Table 3
Combined Association of Lp-PLA2 Antigen and inflammation markers on Risk of CHF

Secondary Analysis in Participants with Baseline CVD

There were 440 incident CHF cases among 1190 participants with baseline CVD and no baseline CHF over 12.1 years of follow-up (incidence rate of 44.1 per 100 person-years). In these participants, the association of Lp-PLA2 antigen with incident CHF was similar to the association in those without baseline CVD after adjustment for risk factors (HR 1.36, 95% CI 1.02–1.83, Table 4). After adjustment for individually for serum creatinine, CRP, IL-6, or LV mass, the association between Lp-PLA2 antigen and incident CHF was modestly smaller and no longer statistically significant. The HR of incident CHF for Lp-PLA2 activity was similar to that of Lp-PLA2 antigen, with adjustment for age, sex, clinic site, and race.

Table 4
Hazard Ratios and 95% CIs for Incident CHF by Lp-PLA2 Quartiles in Subjects with baseline CVD and no CHF


The main finding of this study was that Lp-PLA2 antigen, but not activity, was associated with increased 12-year risk of CHF in older people without CVD or CHF at baseline, even after adjustment for interval development of CHD, which appeared to mediate part of this association. Adjustment for other CHF risk factors, including CVD risk factors, creatinine, common carotid IMT, or other inflammation markers had minimal impact on this association. In contrast, Lp-PLA2 activity was not associated with risk of incident CHF, except in participants with baseline CVD. There was modest complementary information in CHF risk prediction using combinations of elevated Lp-PLA2 and other inflammation risk markers CRP, IL-6 and fibrinogen.

Previous epidemiologic studies have demonstrated associations between Lp-PLA2 and risk of CVD 2227. For CHF, the Rotterdam Study reported a hazard ratio of 2.33 for Lp-PLA2 activity in the 4th versus 1st quartile with risk of CHF over 6.7 years (95% CI 1.21–4.49)29, but there were less than 100 CHF cases and Lp-PLA2 antigen, which is available clinically in the U.S., was not measured. In our study Lp-PLA2 antigen, but not activity, was associated with incident CHF, in an analysis involving 829 cases. The different findings between the studies could be due to differences in population characteristics and study design. Our cohort was older, had a higher CHF incidence rate, and a larger sample size and number of incident cases compared with the Rotterdam Study. Prior analyses in CHS showed that Lp-PLA2 antigen and activity were associated with risk of myocardial infarction, while antigen but not activity was associated with stroke risk (Jenny et al, manuscript submitted). Disparate findings for antigen and activity assays may reflect assay design issues, pre-analytical factors such as differences in biovariability, complex biology of Lp-PLA2, and heterogeneity of congestive heart failure and stroke as clinical syndromes. These findings may also relate to the modest, not high, correlation between antigen and activity or non-linear relationship between the two.20 In the CARDIA study, Lp-PLA2 antigen was independently associated with calcified coronary plaque, while Lp-PLA2 activity was not.18 Along with our findings, these results suggest Lp-PLA2 antigen might be more associated with atherosclerosis than activity is. In contrast to our primary analysis involving participants without baseline CVD, analyses in those with baseline CVD showed associations of both Lp-PLA2 antigen and activity with incident CHF. This is compatible with our prior observations of associations of both analytes with MI and suggests that both analytes reflect biologies related to CHF associated with atherosclerosis. This may suggest that both analytes represent biologies reflecting a similar role in those with baseline atherosclerosis.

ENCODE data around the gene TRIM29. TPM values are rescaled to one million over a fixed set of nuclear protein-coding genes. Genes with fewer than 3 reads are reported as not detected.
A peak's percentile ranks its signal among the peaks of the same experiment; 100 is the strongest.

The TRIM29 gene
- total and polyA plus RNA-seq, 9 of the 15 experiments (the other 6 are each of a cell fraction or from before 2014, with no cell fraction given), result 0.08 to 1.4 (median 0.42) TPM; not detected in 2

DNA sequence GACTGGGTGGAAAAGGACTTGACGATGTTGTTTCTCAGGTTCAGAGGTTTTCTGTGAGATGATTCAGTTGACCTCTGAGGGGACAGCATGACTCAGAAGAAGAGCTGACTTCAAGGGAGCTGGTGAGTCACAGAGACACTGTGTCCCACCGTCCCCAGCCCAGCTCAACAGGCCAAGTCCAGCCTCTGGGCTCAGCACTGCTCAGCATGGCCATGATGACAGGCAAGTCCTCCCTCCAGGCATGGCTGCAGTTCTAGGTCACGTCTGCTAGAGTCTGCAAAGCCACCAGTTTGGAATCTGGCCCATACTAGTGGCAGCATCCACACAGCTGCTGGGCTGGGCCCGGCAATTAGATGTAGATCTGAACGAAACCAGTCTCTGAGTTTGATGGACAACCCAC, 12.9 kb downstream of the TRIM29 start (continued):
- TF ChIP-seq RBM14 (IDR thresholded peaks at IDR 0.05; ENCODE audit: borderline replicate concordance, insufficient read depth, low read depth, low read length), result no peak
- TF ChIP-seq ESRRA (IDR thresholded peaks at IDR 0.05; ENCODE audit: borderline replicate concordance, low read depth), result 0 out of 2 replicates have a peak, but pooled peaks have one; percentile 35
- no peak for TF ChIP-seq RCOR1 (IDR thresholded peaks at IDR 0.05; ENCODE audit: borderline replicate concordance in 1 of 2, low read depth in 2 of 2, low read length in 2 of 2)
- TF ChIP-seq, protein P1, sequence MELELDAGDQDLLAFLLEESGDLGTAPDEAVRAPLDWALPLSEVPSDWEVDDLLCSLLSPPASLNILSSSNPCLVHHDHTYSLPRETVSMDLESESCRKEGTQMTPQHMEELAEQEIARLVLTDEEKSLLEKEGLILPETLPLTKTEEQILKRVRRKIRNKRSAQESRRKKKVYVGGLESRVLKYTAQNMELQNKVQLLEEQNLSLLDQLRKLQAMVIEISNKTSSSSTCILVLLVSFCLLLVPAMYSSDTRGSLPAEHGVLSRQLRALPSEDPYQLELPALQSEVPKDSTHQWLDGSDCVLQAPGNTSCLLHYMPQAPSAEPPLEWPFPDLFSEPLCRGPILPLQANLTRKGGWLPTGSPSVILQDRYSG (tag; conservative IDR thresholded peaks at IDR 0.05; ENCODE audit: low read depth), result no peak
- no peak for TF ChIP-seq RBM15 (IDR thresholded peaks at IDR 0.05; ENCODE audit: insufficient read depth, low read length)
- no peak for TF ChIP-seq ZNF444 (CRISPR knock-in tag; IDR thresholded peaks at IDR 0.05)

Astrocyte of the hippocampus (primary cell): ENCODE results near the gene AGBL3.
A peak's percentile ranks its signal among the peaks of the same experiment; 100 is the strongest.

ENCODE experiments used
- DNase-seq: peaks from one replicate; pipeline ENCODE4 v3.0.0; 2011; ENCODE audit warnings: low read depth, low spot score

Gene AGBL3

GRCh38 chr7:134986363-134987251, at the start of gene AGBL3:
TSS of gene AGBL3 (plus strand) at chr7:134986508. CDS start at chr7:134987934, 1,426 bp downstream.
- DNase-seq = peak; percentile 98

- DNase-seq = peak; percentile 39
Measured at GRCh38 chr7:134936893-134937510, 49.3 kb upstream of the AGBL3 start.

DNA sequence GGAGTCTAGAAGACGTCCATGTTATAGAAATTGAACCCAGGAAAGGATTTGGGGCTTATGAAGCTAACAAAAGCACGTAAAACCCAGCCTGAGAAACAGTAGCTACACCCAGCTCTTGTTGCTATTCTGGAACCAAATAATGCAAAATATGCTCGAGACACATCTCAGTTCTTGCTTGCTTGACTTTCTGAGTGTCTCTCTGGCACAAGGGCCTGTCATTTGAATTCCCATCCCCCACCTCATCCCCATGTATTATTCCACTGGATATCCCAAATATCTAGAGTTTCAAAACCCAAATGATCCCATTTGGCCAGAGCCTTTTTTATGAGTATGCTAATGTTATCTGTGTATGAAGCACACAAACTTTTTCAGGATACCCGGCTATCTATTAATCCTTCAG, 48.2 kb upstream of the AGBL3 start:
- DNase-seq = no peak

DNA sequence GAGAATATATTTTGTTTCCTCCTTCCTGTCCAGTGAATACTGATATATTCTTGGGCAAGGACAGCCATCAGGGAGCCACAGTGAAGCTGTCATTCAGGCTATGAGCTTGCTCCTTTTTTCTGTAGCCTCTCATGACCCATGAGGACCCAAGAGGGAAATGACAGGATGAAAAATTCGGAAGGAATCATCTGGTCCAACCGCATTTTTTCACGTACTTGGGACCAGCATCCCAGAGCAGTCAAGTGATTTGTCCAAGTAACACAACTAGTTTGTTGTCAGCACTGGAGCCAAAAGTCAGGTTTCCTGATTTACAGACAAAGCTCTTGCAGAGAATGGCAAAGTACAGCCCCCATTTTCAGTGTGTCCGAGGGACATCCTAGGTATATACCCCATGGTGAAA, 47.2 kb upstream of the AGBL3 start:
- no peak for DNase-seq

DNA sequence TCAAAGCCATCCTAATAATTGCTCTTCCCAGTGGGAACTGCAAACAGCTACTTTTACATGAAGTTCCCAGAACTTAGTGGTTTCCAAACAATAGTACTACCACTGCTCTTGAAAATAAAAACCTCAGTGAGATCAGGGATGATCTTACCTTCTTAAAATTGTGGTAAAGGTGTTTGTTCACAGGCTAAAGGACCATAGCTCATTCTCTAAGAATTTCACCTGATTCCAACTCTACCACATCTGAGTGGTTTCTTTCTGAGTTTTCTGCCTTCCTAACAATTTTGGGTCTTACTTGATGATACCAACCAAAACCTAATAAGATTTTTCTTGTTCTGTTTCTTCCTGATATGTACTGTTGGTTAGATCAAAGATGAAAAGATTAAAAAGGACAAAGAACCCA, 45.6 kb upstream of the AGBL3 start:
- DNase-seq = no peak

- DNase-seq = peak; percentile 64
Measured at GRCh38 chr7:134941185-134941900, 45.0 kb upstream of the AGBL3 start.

In stratified analyses, associations between Lp-PLA2 antigen and CHF were stronger in non-African Americans, with LDL below median, and HDL above median. Our results agree with a previous study which showed that the association between Lp-PLA2 and coronary heart disease risk was stronger in those with LDL below median22, but this was not observed in CHS for vascular outcomes (Jenny et al, manuscript submitted). This difference could be due to differing results with different outcomes, different population characteristics or that it is a chance finding. Inconsistent subgroup findings across studies require further evaluation and may be pursued using individual-level meta-analysis.42

The pathophysiology explaining an association of Lp-PLA2 with CHF may relate to Lp-PLA2 as an inflammation marker.2, 3 Lp-PLA2, along with LDL particles, is proinflammatory by releasing lysophosphatidylcholine and oxidized nonesterified fatty acids. Our models evaluating biological pathways of Lp-PLA2 and development of CHF suggested that adjustment for kidney function and other inflammation markers had minimal impact on the association between Lp-PLA2 and CHF, consistent with the weak correlations of Lp-PLA2 with renal function and inflammation markers.20 In previous studies, Lp-PLA2 was related to different aspects of inflammation than CRP or IL-6.18, 27 Our findings suggest a hypothesis that Lp-PLA2 may represent a novel inflammatory pathway in the development of CHF. Further, our study suggests that the association between Lp-PLA2 antigen and incident CHF is minimally mediated by interval changes of coronary heart disease or baseline common carotid IMT. This could be because atherosclerotic burden was not fully accounted for by adjustment for these factors. However, this may mean that an inflammation pathway involving Lp-PLA2 plays an important role in cardiac function independent of atherosclerosis. This may be supported by recent findings that Lp-PLA2 was associated with mortality in a community-based cohort of CHF patients.43 Lastly, there is a Lp-PLA2 inhibitor under investigation. Given the current findings, a Lp-PLA2 inhibitor could be studied in relation to CHF as well as vascular outcomes.